On Aug. 26, Hurricane Ida traveled through New Orleans and parts of the Northeast, leaving a trail of devastation in its wake, including power outages and flooding.
While the brunt of the storm was felt in Louisiana, remnants traveled up to Connecticut, New York and New Jersey, among other places.
According to the Associated Press, three-fourths of New Orleans’ power has been restored, but some communities on the outskirts of the city remain without power or gas.
The National Oceanic and Atmospheric Administration estimated “the area was likely to see a hurricane within 50 nautical miles about once every seven years and a major hurricane about every 20.”
Some students have posted videos of houses that are flooded, or cars submerged underwater.
“It was very frustrating to open my car door to rainwater covering the floorboards, but I was glad that it was such a fixable problem,” said senior Kristen Murray. “Many people’s cars were submerged worse than mine, so I was glad that mine could be fixed.”
Because a large number of people were affected, many wonder what will result from future storms, especially since hurricane season is not set to end until Nov. 30.
“After Ida, I am very nervous for the future since climatologists are showing that more severe weather is to come due to climate change and other factors,” said Jessica Waters.
Although there has been mixed information regarding the frequency of storms, there is evidence to support this claim.
According to the Associated Press, “The 2020 hurricane season broke records with 30 named storms, seven major hurricanes of Category 3 strength or higher, and 10 storms that underwent rapid intensification. Since ocean temperature controls the potential intensity of tropical cyclones, climate change is likely behind this trend.”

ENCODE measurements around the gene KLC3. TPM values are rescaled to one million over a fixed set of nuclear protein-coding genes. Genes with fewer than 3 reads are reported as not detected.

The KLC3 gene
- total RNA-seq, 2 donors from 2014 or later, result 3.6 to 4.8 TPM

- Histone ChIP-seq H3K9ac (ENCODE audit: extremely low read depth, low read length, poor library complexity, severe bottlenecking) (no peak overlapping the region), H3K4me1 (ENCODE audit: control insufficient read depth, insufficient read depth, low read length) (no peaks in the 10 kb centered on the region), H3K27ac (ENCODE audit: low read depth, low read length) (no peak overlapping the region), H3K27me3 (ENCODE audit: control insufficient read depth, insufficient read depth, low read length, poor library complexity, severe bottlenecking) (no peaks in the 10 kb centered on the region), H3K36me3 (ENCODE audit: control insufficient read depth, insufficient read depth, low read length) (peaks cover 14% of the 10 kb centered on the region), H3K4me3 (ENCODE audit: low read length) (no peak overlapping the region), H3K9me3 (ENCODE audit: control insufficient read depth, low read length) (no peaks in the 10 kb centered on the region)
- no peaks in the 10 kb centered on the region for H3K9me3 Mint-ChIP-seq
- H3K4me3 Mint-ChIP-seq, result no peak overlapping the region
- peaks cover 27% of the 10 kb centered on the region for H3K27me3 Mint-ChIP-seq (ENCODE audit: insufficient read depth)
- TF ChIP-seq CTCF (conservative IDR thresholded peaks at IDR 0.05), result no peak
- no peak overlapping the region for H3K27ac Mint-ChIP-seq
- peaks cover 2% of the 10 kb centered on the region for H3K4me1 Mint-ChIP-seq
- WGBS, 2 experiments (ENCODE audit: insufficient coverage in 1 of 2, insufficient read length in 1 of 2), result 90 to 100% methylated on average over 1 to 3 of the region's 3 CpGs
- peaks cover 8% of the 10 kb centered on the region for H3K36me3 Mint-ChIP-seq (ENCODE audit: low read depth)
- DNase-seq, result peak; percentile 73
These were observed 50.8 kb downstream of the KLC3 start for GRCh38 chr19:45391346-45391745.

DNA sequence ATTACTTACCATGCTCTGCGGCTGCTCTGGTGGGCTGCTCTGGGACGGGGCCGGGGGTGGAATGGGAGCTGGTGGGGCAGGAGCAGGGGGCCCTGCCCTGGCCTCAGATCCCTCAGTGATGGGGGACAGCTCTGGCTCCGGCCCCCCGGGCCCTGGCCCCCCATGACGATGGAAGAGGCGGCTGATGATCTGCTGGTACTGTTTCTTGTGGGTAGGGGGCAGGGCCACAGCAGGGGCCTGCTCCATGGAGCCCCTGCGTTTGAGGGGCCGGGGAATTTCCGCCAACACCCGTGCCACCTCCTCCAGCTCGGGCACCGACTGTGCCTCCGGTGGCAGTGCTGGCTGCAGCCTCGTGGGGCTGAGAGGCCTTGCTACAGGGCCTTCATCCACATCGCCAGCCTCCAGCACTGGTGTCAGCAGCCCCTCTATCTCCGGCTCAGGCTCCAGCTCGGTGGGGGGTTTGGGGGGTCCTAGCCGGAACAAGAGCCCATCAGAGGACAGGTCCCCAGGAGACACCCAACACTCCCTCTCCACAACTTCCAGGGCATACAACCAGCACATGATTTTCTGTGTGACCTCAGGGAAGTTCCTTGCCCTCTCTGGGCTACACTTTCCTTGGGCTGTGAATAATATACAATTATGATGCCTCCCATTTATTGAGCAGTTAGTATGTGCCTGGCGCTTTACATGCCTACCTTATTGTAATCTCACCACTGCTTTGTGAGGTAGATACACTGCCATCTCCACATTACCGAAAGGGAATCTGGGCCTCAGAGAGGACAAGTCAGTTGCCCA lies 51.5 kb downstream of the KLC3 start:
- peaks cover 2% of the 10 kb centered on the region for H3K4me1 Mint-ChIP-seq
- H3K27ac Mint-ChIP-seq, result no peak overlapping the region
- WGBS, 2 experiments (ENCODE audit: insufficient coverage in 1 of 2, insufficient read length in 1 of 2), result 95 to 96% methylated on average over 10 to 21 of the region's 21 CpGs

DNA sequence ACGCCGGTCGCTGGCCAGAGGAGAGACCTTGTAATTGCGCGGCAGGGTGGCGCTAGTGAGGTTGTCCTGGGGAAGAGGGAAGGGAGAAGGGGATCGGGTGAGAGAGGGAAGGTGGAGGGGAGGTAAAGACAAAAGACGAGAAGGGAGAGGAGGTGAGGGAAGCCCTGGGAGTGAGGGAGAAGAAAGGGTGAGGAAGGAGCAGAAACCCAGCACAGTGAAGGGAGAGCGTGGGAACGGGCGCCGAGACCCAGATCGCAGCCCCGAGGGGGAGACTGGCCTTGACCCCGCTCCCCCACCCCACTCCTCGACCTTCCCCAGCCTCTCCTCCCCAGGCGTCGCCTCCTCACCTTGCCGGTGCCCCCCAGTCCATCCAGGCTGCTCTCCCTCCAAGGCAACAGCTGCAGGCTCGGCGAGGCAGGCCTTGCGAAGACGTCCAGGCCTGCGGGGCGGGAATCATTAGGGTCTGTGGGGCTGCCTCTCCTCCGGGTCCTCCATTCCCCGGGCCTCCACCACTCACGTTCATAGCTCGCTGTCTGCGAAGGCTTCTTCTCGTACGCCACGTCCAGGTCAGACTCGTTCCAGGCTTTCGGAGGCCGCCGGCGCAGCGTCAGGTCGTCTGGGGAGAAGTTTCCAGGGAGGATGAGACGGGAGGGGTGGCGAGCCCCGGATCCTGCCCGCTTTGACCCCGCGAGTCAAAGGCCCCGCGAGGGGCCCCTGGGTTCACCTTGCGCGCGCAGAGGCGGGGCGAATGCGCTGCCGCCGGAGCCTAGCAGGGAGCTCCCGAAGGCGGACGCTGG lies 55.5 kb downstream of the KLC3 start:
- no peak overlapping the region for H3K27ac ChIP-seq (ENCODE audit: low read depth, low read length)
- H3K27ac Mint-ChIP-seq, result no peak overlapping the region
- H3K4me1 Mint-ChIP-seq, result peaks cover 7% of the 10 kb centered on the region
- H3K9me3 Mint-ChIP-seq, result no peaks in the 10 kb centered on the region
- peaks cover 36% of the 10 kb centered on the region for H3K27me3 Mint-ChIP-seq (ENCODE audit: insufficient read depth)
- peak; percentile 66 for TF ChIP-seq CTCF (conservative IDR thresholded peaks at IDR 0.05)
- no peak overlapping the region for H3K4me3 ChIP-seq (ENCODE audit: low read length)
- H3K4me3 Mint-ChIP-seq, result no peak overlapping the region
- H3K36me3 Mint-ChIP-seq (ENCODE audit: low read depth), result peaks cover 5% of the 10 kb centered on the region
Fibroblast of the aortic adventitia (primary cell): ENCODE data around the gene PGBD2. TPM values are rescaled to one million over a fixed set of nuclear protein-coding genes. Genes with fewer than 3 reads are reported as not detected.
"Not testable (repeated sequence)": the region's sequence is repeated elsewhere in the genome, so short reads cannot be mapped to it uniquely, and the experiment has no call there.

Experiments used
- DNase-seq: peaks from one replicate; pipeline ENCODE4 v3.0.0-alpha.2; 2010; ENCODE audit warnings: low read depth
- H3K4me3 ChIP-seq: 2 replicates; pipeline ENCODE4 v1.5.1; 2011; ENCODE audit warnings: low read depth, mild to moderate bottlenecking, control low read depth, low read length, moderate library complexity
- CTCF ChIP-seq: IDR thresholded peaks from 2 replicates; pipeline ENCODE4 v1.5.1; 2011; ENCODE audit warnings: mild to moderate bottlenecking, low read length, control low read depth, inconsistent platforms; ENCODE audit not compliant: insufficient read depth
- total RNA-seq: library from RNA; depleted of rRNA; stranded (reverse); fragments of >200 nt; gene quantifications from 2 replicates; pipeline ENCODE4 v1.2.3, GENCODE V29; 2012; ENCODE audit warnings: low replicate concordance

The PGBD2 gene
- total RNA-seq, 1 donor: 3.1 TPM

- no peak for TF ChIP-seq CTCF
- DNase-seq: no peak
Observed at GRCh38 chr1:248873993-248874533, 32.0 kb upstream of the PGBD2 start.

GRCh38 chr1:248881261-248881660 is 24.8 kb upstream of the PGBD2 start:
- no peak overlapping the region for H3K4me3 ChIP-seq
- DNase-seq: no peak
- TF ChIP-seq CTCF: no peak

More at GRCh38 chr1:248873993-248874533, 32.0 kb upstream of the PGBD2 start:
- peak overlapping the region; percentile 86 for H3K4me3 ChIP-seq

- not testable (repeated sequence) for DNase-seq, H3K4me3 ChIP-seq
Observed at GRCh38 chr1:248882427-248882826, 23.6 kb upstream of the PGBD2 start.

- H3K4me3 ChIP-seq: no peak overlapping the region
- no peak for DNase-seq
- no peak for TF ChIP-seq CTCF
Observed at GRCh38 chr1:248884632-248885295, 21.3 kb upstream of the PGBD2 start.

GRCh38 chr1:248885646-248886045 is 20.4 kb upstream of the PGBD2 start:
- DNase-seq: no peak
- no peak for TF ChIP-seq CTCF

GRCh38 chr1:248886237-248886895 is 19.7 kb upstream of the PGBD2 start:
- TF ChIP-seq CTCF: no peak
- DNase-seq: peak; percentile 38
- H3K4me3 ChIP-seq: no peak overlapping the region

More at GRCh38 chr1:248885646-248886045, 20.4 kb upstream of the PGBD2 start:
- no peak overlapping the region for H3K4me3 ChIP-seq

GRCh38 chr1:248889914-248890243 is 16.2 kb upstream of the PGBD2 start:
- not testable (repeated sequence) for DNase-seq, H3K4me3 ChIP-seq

President Biden also supports this idea after walking through the flooded streets of New York.
According to the Associated Press, he said that it was time for Americans to get serious about climate change and firmly believes that this storm, along with others in the future, will turn skeptics into believers.
Although parts of the United States were affected differently, everyone must deal with similar consequences such as flooding, property losses and electrical outages.
In response to the damages, the White House has asked Congress for $24 billion in disaster aid to cover the costs of Ida and similar storms.
This aid will help areas in Louisiana, New York and New Jersey, along with other states with prevailing damage.
However, there are other ways to help, such as donating to the American Red Cross, Project Hope, World Central Kitchen and others seeking to rebuild communities.
While many have survived Hurricane Ida’s wrath, some are still saddened by the impact that the storm has made on their local communities.
“My house here had no damage or flooding, but back home in New Jersey, I have friends of friends who have lost homes and many belongings due to Ida,” said junior Jessica Waters. “Luckily, my family and friends are safe, but seeing the devastation so close to home was very sad.”
TRACKING OF HURRICANE IDA WEEK OF AUG. 26.